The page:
Application of gene-silencing nanodrugs to inhibit medulloblastoma growth

Application of gene-silencing nanodrugs to inhibit medulloblastoma growth

Recipient: Associate Professor Joshua McCarroll
Institute: Children’s Cancer Institute
TKCP funding: $298,554 December 2019 to January 2023
PdCCRS* funding: $298,554
Total funding: $597,108

Medulloblastoma is the most common malignant brain cancer diagnosed in children.

Chemoresistance and relapse are key reasons why brain cancer is the disease that kills more Australian children than any other.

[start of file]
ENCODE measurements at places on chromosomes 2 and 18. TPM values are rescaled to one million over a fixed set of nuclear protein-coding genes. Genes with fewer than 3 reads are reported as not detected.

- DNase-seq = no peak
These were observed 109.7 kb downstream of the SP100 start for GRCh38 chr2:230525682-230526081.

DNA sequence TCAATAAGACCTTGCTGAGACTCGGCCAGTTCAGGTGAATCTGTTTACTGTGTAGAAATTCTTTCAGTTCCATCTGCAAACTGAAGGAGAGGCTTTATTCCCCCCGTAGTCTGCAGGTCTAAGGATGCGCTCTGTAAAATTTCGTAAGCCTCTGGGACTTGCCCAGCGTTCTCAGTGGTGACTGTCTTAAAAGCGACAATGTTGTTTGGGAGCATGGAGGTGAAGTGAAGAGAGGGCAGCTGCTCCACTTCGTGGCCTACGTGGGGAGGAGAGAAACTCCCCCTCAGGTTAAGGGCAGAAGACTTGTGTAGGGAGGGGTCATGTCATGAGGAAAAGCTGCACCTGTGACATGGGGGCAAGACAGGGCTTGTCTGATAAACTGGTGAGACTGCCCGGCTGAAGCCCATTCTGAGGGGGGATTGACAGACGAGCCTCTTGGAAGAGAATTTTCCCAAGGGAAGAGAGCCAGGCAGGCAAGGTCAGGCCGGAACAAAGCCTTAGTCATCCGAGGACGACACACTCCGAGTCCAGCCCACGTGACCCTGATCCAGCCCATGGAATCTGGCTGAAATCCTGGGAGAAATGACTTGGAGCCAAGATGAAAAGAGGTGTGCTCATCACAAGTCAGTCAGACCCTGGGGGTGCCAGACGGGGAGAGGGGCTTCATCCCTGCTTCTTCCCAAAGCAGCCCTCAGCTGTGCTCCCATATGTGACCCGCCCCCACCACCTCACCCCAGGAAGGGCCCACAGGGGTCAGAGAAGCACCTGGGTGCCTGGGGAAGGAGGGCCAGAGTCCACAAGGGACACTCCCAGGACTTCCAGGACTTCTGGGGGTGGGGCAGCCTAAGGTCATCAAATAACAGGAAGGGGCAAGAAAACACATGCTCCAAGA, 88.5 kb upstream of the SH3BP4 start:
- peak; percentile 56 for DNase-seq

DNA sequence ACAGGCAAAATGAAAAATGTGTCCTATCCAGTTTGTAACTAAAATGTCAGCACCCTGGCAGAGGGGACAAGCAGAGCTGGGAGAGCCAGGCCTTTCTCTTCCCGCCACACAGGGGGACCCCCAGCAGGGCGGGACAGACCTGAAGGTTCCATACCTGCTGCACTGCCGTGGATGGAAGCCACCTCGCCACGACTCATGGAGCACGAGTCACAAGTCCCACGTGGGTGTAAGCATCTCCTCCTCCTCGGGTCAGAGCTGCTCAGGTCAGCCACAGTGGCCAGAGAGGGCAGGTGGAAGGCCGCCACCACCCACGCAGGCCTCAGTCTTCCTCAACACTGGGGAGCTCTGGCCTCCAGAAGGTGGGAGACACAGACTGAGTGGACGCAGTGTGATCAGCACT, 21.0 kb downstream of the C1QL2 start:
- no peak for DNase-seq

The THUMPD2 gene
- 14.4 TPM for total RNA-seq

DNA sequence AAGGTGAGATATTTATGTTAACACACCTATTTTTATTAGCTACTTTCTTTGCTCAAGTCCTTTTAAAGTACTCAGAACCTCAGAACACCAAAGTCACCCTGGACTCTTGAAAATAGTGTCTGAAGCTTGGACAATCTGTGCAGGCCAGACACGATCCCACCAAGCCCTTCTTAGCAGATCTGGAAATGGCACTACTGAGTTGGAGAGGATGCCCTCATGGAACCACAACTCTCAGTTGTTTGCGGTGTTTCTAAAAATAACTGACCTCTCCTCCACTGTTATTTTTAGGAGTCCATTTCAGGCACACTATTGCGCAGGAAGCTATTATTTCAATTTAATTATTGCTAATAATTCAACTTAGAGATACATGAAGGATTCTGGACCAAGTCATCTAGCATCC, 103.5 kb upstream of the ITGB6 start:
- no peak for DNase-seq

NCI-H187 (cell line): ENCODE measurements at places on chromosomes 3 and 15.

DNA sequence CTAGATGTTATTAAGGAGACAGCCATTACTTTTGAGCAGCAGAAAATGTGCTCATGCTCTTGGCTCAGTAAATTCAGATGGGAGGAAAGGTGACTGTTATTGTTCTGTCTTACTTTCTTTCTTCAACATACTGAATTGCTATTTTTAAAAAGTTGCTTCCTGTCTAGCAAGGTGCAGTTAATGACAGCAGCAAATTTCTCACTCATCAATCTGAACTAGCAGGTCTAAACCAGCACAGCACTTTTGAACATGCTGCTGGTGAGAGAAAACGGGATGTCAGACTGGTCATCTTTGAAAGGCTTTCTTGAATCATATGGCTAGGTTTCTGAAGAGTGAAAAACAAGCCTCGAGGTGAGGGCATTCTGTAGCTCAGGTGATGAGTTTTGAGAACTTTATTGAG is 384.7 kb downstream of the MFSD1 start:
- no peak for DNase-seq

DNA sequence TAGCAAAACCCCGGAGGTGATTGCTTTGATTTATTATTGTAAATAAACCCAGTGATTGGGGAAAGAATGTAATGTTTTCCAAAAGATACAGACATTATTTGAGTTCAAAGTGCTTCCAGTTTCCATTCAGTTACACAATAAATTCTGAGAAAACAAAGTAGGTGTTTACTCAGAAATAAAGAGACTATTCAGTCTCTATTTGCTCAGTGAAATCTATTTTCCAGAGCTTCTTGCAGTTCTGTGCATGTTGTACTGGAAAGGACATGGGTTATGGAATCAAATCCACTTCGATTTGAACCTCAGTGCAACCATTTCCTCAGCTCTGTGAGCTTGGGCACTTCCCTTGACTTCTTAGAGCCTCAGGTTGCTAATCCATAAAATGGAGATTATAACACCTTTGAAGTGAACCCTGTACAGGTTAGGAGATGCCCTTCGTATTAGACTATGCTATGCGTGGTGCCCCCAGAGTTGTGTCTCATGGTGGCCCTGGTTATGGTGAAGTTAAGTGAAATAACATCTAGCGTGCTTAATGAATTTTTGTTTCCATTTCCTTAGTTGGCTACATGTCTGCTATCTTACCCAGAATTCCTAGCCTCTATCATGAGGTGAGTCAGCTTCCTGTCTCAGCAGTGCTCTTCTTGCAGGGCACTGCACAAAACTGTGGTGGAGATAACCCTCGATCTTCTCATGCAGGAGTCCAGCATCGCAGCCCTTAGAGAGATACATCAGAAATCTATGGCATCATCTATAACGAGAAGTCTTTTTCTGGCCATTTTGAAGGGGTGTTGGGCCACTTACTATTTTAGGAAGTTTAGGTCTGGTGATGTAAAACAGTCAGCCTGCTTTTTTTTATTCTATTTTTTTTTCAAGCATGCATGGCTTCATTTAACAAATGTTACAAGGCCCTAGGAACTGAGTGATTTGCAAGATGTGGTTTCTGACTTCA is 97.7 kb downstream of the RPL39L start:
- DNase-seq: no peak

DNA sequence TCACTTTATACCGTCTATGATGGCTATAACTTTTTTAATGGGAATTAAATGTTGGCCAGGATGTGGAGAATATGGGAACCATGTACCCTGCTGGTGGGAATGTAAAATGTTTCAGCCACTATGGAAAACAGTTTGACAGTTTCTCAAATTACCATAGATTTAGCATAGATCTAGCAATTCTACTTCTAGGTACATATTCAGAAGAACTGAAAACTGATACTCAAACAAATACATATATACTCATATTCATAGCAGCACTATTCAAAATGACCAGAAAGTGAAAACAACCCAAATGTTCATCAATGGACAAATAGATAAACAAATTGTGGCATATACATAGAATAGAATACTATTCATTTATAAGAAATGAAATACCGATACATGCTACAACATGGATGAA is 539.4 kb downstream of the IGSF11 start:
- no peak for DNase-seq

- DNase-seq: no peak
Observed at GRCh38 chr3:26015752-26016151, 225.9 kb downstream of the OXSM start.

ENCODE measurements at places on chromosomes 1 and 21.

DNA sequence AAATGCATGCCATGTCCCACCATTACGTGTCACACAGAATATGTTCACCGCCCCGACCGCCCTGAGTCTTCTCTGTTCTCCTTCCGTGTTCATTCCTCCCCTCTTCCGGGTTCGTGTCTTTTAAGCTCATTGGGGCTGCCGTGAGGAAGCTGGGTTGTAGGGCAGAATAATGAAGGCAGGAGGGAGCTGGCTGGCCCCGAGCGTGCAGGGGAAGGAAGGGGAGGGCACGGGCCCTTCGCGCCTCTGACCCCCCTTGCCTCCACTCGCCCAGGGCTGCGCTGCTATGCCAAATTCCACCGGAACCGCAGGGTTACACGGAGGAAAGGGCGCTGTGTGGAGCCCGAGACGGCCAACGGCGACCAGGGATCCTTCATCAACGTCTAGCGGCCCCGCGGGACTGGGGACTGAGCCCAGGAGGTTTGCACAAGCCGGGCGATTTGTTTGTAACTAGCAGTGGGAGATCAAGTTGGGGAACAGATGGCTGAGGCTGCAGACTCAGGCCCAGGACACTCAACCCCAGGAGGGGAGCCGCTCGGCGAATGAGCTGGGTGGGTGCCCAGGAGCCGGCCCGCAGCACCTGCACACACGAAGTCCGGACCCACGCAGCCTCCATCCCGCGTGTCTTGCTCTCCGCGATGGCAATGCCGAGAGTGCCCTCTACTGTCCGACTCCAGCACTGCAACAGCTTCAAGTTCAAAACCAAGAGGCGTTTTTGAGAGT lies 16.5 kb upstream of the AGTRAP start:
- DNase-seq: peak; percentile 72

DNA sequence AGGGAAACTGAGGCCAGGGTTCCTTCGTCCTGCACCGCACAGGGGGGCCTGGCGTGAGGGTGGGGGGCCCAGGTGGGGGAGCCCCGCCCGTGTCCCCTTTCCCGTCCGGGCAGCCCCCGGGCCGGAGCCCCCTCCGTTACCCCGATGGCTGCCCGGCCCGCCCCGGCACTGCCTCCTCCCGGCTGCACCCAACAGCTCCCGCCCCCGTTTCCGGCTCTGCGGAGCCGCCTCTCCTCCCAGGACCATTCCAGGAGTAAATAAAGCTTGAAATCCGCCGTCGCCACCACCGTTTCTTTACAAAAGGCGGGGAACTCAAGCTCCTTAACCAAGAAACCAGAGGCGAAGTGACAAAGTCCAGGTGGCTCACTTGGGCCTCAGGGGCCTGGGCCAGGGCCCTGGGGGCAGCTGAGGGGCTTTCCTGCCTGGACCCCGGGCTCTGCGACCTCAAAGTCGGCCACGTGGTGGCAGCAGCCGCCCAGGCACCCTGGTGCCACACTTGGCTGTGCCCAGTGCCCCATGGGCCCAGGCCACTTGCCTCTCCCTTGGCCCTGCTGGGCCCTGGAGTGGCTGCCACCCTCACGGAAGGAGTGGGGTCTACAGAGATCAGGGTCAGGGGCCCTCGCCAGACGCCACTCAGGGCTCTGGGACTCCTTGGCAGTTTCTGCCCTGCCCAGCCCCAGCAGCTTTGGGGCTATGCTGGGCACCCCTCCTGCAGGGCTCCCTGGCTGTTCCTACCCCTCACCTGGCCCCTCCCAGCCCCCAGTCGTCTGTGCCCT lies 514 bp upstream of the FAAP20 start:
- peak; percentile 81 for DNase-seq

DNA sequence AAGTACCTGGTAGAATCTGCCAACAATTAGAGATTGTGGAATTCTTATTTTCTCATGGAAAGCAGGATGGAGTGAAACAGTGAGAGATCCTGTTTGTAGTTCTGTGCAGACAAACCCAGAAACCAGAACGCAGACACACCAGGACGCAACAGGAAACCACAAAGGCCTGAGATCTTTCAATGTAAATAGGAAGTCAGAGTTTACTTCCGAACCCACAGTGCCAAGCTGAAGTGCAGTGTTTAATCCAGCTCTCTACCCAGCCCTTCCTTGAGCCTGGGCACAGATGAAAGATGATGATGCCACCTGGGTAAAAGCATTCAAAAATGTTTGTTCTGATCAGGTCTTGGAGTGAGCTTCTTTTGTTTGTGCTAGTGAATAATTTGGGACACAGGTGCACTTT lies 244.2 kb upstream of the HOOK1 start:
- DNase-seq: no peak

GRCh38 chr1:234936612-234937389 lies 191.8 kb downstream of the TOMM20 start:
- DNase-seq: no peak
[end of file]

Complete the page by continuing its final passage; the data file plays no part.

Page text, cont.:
Behind the science: Associate Professor Joshua McCarroll

It’s widely known that a major limitation for effective treatment is the presence of the blood-brain-barrier (BBB), which restricts entry of therapeutic drugs into the brain. That’s where Associate Professor McCarroll’s research comes in.
His team will to use state-of-the-art tiny nanomedicines designed to cross the BBB and selectively penetrate brain tumours and inhibit a gene which plays an important role in regulating chemosensitivity without causing toxicity to non-tumour cells. 
If successful, this new therapeutic strategy has the potential to increase survival and quality of life for children diagnosed with all types of brain cancer.

Learn about Cancer Australia's Priority-driven Collaborative Cancer Research Scheme.